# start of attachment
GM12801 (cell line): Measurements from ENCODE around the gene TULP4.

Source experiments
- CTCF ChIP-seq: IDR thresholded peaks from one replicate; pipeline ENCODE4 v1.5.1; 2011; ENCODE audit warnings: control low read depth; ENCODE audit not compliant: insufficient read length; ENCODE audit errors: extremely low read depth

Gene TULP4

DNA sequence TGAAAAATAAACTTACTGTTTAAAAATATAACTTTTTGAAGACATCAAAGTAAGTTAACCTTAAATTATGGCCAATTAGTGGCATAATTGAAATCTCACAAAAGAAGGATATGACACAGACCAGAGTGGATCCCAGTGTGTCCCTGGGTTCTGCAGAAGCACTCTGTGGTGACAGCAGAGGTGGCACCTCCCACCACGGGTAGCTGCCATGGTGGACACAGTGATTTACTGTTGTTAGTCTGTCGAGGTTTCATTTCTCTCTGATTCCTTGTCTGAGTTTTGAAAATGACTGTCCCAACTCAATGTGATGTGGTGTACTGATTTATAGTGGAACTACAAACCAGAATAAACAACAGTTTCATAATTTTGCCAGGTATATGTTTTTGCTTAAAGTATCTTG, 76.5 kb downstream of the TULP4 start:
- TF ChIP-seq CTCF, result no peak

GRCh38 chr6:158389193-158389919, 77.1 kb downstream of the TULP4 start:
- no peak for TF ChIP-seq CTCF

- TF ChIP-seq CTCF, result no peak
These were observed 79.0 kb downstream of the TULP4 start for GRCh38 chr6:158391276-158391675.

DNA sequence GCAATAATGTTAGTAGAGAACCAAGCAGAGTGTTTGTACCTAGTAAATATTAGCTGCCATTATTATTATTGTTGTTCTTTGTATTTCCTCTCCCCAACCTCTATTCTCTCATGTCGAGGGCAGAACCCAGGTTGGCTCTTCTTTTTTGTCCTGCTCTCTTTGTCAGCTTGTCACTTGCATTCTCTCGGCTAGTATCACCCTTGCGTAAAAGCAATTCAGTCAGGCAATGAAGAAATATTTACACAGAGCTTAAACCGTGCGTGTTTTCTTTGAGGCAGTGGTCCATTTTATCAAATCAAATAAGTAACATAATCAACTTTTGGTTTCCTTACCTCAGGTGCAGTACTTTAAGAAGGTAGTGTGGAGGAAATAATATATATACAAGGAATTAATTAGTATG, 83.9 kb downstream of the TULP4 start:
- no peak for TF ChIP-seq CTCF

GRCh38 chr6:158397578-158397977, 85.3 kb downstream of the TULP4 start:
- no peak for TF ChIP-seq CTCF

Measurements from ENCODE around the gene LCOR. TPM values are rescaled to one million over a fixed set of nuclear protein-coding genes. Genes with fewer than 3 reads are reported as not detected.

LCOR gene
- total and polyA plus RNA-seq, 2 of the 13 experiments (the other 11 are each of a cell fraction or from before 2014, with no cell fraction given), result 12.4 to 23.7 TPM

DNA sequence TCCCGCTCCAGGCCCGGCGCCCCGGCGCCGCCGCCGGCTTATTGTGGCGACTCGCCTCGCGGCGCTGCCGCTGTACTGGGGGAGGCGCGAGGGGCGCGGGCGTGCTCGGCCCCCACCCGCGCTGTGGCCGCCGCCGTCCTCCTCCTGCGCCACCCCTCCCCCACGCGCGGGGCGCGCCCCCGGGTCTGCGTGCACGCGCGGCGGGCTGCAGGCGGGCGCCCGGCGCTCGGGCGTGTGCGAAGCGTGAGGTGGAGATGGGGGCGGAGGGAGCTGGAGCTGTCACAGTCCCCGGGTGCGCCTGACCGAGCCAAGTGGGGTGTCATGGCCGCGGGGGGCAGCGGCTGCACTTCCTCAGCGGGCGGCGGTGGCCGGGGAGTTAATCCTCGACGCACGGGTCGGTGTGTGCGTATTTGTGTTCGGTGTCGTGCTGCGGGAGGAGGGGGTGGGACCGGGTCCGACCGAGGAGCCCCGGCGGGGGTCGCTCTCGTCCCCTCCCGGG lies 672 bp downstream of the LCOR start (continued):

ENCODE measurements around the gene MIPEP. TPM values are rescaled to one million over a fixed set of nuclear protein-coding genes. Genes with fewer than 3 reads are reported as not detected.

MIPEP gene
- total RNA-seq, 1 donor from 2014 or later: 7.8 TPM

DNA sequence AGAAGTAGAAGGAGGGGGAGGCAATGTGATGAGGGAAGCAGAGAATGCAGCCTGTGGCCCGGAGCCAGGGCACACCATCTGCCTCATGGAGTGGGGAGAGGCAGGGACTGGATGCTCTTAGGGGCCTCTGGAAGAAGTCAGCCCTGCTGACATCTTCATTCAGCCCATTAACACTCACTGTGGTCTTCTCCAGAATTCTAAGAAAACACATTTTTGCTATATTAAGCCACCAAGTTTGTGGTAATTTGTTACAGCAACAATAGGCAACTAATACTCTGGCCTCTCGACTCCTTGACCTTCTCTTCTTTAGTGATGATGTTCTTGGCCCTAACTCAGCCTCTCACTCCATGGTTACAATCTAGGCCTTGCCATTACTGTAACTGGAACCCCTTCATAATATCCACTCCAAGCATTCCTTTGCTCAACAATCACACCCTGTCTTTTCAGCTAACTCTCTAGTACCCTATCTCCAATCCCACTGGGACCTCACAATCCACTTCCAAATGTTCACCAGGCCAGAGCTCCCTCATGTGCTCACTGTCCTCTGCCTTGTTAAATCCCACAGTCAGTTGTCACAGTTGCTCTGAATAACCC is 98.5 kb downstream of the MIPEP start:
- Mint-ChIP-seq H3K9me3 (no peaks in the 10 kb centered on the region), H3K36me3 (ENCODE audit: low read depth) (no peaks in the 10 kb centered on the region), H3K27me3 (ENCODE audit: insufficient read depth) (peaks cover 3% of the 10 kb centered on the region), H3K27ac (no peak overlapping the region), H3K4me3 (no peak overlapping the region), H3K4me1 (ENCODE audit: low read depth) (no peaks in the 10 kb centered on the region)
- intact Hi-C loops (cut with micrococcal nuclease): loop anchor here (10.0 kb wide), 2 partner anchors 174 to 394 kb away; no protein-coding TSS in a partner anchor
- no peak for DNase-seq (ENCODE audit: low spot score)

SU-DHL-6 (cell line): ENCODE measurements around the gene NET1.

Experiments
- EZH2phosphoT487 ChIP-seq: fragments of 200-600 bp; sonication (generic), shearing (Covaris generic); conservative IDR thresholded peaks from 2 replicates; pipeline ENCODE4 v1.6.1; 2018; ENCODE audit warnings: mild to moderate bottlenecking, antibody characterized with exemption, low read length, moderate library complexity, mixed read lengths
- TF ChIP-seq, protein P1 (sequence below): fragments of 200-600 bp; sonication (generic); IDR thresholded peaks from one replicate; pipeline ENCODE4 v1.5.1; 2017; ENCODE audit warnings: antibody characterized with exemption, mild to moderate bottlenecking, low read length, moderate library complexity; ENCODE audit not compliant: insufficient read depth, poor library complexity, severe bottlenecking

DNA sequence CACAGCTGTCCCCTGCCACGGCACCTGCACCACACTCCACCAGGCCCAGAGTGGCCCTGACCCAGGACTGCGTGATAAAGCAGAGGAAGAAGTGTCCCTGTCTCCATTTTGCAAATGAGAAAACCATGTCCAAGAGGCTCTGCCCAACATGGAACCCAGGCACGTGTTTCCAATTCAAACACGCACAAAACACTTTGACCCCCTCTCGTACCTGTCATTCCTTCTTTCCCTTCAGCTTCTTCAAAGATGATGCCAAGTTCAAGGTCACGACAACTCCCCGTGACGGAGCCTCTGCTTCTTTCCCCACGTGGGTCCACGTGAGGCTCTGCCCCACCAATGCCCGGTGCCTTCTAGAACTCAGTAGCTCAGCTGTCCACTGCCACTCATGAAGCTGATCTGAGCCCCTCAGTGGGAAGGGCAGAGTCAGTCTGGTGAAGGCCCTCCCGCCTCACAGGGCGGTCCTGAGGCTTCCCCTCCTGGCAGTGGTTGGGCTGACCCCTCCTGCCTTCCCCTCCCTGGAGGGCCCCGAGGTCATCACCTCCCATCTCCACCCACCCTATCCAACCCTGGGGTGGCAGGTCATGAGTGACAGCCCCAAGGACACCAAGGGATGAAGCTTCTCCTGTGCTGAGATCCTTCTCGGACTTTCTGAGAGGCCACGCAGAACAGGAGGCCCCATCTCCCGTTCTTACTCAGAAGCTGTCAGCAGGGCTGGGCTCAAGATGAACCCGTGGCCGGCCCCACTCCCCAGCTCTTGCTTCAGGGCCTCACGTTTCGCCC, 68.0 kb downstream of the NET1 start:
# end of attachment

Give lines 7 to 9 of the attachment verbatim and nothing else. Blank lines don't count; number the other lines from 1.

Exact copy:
GRCh38 chr6:158389193-158389919, 77.1 kb downstream of the TULP4 start:
- no peak for TF ChIP-seq CTCF

- TF ChIP-seq CTCF, result no peak